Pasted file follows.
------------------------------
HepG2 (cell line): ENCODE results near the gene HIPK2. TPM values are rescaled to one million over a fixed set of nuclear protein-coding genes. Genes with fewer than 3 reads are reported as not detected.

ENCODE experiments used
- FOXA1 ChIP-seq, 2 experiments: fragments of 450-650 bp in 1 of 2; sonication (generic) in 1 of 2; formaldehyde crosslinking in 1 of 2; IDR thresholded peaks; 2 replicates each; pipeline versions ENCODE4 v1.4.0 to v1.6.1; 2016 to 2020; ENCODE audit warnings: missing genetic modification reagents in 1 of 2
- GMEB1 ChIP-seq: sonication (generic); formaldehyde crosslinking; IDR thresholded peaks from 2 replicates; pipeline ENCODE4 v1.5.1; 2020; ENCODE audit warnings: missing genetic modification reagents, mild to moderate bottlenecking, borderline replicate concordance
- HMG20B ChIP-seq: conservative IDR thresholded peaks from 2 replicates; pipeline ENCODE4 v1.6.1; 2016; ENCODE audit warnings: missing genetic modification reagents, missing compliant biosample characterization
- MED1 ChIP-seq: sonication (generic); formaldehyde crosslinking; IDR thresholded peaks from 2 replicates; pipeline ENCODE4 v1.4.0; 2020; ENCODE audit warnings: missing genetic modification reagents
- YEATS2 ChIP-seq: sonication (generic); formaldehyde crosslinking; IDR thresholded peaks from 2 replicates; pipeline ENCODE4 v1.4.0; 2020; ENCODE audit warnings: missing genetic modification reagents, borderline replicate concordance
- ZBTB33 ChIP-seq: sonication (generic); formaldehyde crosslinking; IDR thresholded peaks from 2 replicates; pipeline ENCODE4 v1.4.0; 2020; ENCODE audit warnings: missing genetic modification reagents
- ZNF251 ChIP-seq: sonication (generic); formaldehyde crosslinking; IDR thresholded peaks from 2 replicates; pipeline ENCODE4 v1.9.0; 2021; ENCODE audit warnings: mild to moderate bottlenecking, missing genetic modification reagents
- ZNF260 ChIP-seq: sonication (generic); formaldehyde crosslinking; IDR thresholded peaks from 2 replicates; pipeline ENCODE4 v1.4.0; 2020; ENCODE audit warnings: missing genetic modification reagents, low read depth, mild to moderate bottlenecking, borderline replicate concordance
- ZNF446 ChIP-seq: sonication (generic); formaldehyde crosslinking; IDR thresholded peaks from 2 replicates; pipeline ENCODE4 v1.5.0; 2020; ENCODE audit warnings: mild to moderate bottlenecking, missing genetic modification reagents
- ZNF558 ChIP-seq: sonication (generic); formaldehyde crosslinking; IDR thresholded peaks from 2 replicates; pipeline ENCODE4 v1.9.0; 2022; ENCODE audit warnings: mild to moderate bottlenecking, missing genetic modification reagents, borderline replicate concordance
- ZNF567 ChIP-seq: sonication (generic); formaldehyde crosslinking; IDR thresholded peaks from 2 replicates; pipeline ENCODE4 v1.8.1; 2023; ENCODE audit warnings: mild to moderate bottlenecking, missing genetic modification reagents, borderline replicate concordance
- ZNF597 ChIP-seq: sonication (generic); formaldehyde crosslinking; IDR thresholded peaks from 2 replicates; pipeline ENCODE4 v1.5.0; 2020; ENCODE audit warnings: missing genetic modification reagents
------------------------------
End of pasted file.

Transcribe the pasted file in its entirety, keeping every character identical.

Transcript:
HepG2 (cell line): ENCODE results near the gene HIPK2. TPM values are rescaled to one million over a fixed set of nuclear protein-coding genes. Genes with fewer than 3 reads are reported as not detected.

ENCODE experiments used
- FOXA1 ChIP-seq, 2 experiments: fragments of 450-650 bp in 1 of 2; sonication (generic) in 1 of 2; formaldehyde crosslinking in 1 of 2; IDR thresholded peaks; 2 replicates each; pipeline versions ENCODE4 v1.4.0 to v1.6.1; 2016 to 2020; ENCODE audit warnings: missing genetic modification reagents in 1 of 2
- GMEB1 ChIP-seq: sonication (generic); formaldehyde crosslinking; IDR thresholded peaks from 2 replicates; pipeline ENCODE4 v1.5.1; 2020; ENCODE audit warnings: missing genetic modification reagents, mild to moderate bottlenecking, borderline replicate concordance
- HMG20B ChIP-seq: conservative IDR thresholded peaks from 2 replicates; pipeline ENCODE4 v1.6.1; 2016; ENCODE audit warnings: missing genetic modification reagents, missing compliant biosample characterization
- MED1 ChIP-seq: sonication (generic); formaldehyde crosslinking; IDR thresholded peaks from 2 replicates; pipeline ENCODE4 v1.4.0; 2020; ENCODE audit warnings: missing genetic modification reagents
- YEATS2 ChIP-seq: sonication (generic); formaldehyde crosslinking; IDR thresholded peaks from 2 replicates; pipeline ENCODE4 v1.4.0; 2020; ENCODE audit warnings: missing genetic modification reagents, borderline replicate concordance
- ZBTB33 ChIP-seq: sonication (generic); formaldehyde crosslinking; IDR thresholded peaks from 2 replicates; pipeline ENCODE4 v1.4.0; 2020; ENCODE audit warnings: missing genetic modification reagents
- ZNF251 ChIP-seq: sonication (generic); formaldehyde crosslinking; IDR thresholded peaks from 2 replicates; pipeline ENCODE4 v1.9.0; 2021; ENCODE audit warnings: mild to moderate bottlenecking, missing genetic modification reagents
- ZNF260 ChIP-seq: sonication (generic); formaldehyde crosslinking; IDR thresholded peaks from 2 replicates; pipeline ENCODE4 v1.4.0; 2020; ENCODE audit warnings: missing genetic modification reagents, low read depth, mild to moderate bottlenecking, borderline replicate concordance
- ZNF446 ChIP-seq: sonication (generic); formaldehyde crosslinking; IDR thresholded peaks from 2 replicates; pipeline ENCODE4 v1.5.0; 2020; ENCODE audit warnings: mild to moderate bottlenecking, missing genetic modification reagents
- ZNF558 ChIP-seq: sonication (generic); formaldehyde crosslinking; IDR thresholded peaks from 2 replicates; pipeline ENCODE4 v1.9.0; 2022; ENCODE audit warnings: mild to moderate bottlenecking, missing genetic modification reagents, borderline replicate concordance
- ZNF567 ChIP-seq: sonication (generic); formaldehyde crosslinking; IDR thresholded peaks from 2 replicates; pipeline ENCODE4 v1.8.1; 2023; ENCODE audit warnings: mild to moderate bottlenecking, missing genetic modification reagents, borderline replicate concordance
- ZNF597 ChIP-seq: sonication (generic); formaldehyde crosslinking; IDR thresholded peaks from 2 replicates; pipeline ENCODE4 v1.5.0; 2020; ENCODE audit warnings: missing genetic modification reagents